John Phillips is national operations director at Just Mortgages, one of the largest mortgage brokerages in the UK, with more than 600 advisers working on either an employed or self-employed basis.
Without sounding too philosophical, those in the industry for a while all seem to follow the principle of “this too shall pass”. Through the countless crises, recessions and changes in government over the years, the sector has always shown incredible resilience. Whatever challenges may come, it’s certainly not the first and won’t be the last, and the industry is great at recognising this and adapting accordingly.
While maintaining this guiding principle at the time would’ve taken a Dalai Lama-level of mindfulness, it’s seems to be the case with the ‘mini-budget’. Without reopening old wounds, the ‘mini-budget’ in September completely de-stabilised the markets, sent rates into a frenzy and left brokers facing increased workloads and difficult conversations with customers.
A few months later though, and the picture was already improving with a change in government and policy bringing stability and confidence back to the markets. There’s an argument to say lenders panicked following the ‘mini-budget’ and in turn priced too aggressively. As the market calmed, swap rates dropped and mortgage rates started to trickle back down.
New year, new targets
In fact, even as the base rate continued to rise in the final months of 2022, many mortgage lenders didn’t increase their interest rates, having priced in changes in advance. After all, lenders have money and they need to lend. It’s the only way they make any money, especially as many have left the high street and rely on brokers for their business.
It means there’s plenty of reasons to be optimistic for the coming 12 months, as a new year means new targets for lenders to hit. Less than a month into 2023 and we’re already hearing of regular rate reductions across lenders and LTVs. As the climate continues to improve further into the year, we should certainly expect mortgage rates to continue to drop as lenders open their books and return to a more competitive pricing strategy.
For brokers that have been bearers of bad news in recent months, this is a golden opportunity to reach back out to the customer base and share some positive news. This is especially true for the high proportion of remortgage business that is still up for grabs.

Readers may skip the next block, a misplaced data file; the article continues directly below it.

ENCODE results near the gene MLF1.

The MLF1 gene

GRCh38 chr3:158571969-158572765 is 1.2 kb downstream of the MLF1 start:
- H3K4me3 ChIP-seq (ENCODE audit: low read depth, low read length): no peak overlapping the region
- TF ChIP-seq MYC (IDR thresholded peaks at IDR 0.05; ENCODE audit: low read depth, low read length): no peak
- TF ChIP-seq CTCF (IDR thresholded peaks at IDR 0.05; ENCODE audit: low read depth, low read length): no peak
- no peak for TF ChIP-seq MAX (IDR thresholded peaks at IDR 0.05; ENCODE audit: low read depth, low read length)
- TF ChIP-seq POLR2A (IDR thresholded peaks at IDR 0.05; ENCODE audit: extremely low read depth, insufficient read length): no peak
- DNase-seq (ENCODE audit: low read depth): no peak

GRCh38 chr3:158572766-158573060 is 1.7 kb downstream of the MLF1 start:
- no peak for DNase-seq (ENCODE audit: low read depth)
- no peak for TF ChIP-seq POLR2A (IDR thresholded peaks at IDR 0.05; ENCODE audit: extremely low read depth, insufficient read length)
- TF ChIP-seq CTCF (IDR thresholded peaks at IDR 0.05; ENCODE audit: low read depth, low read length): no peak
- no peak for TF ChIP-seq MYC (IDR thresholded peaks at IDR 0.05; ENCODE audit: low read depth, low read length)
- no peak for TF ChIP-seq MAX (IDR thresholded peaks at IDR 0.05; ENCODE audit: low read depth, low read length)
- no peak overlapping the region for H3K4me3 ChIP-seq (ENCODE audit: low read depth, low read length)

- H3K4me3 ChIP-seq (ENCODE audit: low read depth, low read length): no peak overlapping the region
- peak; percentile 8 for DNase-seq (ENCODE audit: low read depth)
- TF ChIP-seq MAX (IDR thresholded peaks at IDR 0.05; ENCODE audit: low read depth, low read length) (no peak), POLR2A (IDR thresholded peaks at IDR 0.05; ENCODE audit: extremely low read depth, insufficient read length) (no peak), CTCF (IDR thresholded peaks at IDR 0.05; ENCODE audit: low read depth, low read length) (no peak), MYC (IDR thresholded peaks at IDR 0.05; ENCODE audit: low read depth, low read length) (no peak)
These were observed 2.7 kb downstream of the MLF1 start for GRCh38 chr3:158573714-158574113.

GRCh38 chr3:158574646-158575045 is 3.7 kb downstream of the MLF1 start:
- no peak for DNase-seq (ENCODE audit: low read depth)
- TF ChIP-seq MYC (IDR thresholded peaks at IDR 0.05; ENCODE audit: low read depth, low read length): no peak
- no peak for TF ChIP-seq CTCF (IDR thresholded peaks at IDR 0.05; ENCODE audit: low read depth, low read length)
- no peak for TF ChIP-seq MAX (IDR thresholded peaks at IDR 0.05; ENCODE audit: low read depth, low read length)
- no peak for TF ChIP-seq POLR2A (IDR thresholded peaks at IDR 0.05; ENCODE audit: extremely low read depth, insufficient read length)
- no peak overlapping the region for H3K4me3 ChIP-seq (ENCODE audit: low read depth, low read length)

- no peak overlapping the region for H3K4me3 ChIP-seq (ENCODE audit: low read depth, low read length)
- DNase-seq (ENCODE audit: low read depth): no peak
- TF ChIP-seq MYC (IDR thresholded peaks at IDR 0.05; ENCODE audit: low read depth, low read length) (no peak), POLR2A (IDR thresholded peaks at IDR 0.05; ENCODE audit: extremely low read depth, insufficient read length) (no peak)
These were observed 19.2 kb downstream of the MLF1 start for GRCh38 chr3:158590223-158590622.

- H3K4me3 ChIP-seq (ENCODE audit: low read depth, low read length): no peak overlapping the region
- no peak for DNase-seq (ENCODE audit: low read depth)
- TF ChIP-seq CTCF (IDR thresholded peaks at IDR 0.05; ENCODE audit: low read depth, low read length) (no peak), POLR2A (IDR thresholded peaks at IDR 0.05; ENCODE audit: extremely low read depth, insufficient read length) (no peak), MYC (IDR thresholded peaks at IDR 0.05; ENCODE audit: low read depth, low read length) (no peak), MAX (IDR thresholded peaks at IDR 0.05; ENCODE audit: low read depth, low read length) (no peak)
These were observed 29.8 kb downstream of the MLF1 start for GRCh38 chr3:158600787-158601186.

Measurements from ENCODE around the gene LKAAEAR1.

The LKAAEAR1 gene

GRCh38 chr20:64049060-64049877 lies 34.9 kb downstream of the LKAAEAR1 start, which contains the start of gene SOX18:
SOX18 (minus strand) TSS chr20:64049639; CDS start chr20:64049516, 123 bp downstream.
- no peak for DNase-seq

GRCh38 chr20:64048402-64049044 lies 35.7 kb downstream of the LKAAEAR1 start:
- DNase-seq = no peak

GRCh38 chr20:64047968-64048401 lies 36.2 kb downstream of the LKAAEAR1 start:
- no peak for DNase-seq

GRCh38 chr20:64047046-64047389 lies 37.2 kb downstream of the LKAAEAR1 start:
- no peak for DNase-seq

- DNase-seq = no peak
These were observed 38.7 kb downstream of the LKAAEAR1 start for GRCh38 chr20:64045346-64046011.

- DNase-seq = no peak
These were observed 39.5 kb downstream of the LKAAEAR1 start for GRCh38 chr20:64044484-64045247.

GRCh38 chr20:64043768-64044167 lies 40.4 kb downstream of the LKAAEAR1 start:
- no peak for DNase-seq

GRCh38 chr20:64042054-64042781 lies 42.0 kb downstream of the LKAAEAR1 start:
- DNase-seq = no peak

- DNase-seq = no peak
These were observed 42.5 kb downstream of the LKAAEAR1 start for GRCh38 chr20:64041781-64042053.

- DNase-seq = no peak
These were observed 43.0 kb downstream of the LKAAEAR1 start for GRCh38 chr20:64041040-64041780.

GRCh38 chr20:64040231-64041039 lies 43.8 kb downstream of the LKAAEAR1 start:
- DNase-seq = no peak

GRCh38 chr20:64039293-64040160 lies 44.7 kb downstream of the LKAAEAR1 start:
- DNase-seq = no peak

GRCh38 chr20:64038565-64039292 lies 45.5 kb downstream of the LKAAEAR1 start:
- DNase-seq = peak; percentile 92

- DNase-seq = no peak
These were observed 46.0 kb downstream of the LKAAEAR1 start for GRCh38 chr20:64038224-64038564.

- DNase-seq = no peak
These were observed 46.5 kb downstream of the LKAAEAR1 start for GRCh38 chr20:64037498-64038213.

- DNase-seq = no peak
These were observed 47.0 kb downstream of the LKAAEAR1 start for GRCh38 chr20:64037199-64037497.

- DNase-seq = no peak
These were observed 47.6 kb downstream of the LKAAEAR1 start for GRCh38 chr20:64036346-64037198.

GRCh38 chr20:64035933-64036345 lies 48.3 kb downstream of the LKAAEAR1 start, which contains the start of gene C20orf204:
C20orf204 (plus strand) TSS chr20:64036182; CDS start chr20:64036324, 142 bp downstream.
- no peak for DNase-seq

Hopes for 2023
While we cannot be naïve and think it’s all plain sailing from here, the early indicators are encouraging to say the least. Yes the cost-of-living remains an obstacle but inflation is beginning to drop, the stock market is performing well and consumer confidence is beginning to show early signs of improvement. Collectively, we need to nurture this to ensure it’s not just a “new year bounce”.
With around 80 percent of all UK mortgage business arranged through brokers, efforts to strengthen the partnership between lenders and brokers will be absolutely essential too. Not only will this benefit borrowers but it will benefit the wider industry. After all, brokers will be the first port of call as confidence rebounds and borrowers return to the market.
Speaking to our brokers across the county, their hope is for greater innovation from lenders in the coming year. Whether it’s in their products or in their criteria, this will certainly help support those struggling with higher rates or the challenges of remortgaging. Some of their suggestions have included greater support for the likes of ‘Joint Borrower, Sole Proprietor’ or adopting more guarantor-style mortgage products to answer affordability challenges.
As proven by the mortgage industry, the mentality of “this too shall pass” is never an excuse to wait for it all to blow over. Instead, it’s a reminder to roll up the sleeves, crack on with the task at hand and maximise every opportunity. While the new year is still young, there promises to be opportunities ahead for those proactive brokers.